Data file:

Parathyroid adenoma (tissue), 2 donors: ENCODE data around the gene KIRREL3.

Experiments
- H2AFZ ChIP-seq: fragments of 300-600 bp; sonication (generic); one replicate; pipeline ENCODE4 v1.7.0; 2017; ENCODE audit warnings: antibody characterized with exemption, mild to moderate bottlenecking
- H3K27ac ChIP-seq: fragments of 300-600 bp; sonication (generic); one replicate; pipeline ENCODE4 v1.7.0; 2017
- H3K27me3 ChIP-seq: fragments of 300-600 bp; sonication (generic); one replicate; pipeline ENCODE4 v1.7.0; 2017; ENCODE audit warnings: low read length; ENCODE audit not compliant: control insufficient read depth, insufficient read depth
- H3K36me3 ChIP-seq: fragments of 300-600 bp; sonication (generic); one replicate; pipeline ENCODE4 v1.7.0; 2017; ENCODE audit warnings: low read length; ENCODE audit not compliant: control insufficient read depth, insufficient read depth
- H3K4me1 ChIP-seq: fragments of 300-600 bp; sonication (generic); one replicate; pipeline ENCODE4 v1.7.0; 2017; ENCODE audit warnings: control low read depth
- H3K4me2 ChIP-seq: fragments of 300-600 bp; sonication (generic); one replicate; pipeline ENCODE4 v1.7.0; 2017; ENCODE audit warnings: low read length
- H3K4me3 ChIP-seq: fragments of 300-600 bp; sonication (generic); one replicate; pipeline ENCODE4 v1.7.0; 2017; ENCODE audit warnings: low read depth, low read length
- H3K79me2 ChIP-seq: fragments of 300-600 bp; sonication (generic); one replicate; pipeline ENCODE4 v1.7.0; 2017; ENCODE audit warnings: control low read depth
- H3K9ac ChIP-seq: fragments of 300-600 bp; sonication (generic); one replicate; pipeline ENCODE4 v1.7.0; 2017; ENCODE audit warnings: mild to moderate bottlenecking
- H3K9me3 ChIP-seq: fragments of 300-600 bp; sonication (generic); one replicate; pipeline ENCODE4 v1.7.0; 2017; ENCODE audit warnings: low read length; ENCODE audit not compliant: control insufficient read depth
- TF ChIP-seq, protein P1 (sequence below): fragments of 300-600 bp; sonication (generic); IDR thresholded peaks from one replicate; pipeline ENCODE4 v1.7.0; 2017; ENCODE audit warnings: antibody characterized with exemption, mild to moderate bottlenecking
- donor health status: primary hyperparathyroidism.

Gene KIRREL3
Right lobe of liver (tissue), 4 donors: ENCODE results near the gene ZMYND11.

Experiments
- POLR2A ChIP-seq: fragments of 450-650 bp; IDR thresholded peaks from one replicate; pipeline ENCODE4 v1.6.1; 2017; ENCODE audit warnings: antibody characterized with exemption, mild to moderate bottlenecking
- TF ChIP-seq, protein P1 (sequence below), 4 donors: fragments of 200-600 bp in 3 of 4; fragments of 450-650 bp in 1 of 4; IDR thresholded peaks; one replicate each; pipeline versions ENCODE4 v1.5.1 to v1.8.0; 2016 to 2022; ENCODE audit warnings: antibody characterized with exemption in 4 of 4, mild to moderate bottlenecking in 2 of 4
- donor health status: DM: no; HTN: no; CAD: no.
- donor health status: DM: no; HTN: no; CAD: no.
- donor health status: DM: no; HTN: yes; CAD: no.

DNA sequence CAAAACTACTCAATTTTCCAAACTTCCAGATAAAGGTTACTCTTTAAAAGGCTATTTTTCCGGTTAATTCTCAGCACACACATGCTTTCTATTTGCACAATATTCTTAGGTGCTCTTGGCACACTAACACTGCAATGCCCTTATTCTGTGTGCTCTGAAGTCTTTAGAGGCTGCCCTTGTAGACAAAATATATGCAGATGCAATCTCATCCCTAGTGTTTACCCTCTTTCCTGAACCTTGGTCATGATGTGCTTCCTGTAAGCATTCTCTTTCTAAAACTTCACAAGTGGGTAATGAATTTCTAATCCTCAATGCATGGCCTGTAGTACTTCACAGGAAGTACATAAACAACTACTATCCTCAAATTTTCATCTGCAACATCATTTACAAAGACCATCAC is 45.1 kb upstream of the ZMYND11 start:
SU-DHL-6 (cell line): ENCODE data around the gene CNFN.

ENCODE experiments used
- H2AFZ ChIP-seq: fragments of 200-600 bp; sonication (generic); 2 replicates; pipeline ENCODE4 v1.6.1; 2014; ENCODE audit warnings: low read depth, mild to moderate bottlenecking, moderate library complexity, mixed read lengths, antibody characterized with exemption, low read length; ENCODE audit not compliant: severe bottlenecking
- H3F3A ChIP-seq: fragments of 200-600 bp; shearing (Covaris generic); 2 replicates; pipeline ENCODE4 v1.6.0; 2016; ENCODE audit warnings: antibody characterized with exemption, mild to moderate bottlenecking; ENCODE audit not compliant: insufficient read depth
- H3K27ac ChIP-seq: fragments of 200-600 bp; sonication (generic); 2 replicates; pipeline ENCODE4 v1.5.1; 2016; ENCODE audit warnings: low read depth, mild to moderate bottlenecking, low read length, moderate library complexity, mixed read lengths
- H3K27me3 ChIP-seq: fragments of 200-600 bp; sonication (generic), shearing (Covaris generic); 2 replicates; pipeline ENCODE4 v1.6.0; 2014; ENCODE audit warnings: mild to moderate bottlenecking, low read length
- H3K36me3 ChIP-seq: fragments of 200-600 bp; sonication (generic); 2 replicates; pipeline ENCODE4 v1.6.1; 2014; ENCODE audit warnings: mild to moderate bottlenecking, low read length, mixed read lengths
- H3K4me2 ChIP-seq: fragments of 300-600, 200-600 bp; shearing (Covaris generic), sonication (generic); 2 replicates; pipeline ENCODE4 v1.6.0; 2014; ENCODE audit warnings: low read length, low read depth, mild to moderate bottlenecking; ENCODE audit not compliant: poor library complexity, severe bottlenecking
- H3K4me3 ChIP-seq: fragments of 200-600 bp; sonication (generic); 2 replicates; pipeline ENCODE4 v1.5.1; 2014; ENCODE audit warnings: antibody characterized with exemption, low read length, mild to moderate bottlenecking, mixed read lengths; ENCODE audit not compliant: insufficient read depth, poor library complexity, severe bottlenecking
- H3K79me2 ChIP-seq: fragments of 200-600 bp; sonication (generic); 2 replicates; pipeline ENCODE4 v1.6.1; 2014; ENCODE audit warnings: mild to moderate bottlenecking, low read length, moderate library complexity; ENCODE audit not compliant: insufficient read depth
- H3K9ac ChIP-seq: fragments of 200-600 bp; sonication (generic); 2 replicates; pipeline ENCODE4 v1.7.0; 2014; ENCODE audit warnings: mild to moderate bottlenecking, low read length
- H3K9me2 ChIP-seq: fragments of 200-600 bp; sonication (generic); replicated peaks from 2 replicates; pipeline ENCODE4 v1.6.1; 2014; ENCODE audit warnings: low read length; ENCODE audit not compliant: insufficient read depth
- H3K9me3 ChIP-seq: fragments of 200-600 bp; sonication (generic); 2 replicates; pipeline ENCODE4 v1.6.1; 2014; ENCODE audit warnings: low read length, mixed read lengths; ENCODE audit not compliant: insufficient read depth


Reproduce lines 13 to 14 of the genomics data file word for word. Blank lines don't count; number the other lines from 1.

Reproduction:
- TF ChIP-seq, protein P1 (sequence below): fragments of 300-600 bp; sonication (generic); IDR thresholded peaks from one replicate; pipeline ENCODE4 v1.7.0; 2017; ENCODE audit warnings: antibody characterized with exemption, mild to moderate bottlenecking
- donor health status: primary hyperparathyroidism.